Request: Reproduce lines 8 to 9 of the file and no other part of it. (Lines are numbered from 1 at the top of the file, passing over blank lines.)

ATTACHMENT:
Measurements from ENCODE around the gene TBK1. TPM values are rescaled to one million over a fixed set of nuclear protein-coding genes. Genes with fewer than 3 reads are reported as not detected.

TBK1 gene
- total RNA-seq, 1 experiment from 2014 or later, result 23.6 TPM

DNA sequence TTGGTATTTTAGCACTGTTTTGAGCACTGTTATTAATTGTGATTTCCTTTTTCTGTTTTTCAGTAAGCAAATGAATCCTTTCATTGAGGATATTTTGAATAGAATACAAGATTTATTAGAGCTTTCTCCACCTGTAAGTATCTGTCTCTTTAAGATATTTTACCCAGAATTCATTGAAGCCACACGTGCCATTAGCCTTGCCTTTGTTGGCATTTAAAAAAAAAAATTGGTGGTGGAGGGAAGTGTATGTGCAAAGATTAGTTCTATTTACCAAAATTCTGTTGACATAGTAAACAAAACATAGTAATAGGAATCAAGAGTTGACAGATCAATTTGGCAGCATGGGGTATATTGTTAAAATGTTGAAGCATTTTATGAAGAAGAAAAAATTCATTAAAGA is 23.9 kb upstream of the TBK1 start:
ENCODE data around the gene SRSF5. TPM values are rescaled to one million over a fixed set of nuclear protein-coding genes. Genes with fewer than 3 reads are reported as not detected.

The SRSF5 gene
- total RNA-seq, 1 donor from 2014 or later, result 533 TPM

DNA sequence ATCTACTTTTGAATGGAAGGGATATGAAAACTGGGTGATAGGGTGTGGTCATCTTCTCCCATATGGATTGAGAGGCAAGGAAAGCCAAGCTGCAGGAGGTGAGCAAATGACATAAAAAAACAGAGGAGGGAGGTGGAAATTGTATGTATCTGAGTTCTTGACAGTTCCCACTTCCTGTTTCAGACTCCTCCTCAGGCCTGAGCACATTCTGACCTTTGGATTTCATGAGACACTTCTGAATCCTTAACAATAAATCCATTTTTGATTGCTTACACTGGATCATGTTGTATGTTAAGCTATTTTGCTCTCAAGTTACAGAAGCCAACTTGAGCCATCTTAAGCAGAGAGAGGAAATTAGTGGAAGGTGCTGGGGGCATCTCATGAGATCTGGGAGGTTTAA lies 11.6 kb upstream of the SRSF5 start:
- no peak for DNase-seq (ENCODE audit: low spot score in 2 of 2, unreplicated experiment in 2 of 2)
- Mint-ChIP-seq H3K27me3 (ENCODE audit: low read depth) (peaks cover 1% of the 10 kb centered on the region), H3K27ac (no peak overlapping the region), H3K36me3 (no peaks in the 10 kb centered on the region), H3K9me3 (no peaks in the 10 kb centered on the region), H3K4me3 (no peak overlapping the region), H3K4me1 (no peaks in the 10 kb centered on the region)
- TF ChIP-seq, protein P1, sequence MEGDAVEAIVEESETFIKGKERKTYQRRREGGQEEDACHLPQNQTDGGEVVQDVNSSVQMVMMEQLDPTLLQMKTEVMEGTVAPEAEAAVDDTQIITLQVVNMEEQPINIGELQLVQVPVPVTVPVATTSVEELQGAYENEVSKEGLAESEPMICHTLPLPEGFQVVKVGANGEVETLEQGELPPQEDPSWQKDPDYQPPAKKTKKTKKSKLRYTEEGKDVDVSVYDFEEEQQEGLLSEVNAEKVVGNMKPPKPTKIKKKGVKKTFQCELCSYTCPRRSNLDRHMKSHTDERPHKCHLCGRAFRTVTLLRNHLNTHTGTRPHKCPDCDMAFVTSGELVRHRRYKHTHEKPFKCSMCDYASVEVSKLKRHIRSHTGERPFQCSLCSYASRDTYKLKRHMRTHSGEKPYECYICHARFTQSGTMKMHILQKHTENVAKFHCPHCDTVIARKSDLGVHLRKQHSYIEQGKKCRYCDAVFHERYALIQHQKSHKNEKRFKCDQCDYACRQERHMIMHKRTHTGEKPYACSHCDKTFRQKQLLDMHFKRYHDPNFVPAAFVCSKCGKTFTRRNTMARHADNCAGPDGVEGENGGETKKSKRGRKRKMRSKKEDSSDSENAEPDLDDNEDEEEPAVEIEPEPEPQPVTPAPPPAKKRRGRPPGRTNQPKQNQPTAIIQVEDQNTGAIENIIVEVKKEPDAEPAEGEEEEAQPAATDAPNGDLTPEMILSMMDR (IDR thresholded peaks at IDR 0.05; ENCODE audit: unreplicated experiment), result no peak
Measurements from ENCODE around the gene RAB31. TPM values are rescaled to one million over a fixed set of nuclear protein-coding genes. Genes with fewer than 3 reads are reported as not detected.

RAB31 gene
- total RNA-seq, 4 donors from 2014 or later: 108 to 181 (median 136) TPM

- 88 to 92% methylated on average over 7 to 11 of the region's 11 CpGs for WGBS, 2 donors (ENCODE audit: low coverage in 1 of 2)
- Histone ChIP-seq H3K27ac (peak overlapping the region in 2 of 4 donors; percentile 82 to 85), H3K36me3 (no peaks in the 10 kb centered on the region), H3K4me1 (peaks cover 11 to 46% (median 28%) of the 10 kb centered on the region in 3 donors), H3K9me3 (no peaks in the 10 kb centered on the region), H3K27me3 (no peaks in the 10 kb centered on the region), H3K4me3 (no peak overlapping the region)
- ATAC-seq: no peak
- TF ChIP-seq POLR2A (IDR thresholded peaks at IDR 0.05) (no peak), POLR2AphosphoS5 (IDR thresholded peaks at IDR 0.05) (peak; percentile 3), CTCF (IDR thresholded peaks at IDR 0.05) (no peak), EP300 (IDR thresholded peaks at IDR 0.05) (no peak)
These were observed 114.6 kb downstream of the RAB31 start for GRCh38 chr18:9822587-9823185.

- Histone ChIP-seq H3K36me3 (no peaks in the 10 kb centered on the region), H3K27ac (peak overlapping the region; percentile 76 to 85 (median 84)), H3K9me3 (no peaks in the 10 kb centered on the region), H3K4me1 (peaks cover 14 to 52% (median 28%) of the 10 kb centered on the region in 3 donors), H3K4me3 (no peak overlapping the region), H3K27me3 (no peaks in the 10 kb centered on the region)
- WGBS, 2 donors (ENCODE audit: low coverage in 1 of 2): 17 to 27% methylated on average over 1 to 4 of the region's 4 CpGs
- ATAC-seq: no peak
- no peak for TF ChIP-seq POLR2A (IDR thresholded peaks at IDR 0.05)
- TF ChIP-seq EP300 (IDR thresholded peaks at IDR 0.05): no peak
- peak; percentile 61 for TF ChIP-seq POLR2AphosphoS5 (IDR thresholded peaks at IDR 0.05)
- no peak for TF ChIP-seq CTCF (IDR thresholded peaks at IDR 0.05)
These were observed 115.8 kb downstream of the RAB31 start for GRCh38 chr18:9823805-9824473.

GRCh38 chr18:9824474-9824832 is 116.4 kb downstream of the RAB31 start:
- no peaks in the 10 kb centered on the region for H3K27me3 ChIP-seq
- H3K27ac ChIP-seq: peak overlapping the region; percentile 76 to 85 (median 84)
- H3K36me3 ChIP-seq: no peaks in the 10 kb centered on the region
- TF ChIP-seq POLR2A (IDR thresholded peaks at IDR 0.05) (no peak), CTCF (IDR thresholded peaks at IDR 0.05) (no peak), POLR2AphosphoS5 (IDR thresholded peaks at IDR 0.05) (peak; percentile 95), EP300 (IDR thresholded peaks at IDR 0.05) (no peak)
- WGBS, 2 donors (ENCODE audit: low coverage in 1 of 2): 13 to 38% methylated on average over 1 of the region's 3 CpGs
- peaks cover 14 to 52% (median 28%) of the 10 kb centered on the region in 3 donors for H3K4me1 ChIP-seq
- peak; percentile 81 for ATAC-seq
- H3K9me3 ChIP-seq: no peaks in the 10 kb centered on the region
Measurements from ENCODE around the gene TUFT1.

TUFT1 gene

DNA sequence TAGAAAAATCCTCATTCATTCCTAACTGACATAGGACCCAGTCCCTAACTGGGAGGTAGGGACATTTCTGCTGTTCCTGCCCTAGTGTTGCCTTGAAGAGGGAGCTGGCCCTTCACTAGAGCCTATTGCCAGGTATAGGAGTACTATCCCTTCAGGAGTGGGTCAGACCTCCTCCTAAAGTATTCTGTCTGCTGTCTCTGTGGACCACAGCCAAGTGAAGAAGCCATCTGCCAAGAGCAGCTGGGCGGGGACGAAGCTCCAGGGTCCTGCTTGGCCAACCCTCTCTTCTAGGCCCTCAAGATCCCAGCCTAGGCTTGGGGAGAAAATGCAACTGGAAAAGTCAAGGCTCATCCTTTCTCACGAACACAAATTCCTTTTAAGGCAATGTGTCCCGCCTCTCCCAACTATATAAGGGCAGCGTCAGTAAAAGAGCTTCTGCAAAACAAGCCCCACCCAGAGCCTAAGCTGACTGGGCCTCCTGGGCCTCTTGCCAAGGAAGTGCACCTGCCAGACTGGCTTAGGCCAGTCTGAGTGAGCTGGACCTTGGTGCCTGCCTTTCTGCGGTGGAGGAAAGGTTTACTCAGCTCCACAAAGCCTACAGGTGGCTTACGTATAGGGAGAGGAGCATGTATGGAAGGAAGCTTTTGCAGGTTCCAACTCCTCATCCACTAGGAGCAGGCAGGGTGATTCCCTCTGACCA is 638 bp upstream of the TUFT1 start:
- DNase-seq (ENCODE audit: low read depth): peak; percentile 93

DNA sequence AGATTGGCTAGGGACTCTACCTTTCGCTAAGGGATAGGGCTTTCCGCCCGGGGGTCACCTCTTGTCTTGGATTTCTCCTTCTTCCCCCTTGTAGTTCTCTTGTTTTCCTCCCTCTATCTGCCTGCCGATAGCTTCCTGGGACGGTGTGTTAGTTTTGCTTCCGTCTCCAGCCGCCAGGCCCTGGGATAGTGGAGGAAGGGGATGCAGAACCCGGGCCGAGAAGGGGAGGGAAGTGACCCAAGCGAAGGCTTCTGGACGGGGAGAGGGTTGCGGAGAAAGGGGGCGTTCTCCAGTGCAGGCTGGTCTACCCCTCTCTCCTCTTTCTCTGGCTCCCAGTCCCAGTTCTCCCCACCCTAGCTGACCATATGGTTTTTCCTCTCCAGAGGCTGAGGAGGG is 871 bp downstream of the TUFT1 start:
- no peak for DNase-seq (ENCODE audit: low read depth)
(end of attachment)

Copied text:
DNA sequence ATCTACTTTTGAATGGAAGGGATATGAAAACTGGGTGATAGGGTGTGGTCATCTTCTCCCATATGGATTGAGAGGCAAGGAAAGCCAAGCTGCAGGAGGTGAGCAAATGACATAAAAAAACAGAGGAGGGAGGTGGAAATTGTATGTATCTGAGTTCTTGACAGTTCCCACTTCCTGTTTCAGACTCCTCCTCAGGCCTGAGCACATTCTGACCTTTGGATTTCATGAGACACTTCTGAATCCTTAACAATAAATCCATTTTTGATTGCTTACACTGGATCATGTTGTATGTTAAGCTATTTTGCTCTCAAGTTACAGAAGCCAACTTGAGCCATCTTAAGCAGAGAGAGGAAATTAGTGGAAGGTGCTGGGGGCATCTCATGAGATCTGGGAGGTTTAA lies 11.6 kb upstream of the SRSF5 start:
- no peak for DNase-seq (ENCODE audit: low spot score in 2 of 2, unreplicated experiment in 2 of 2)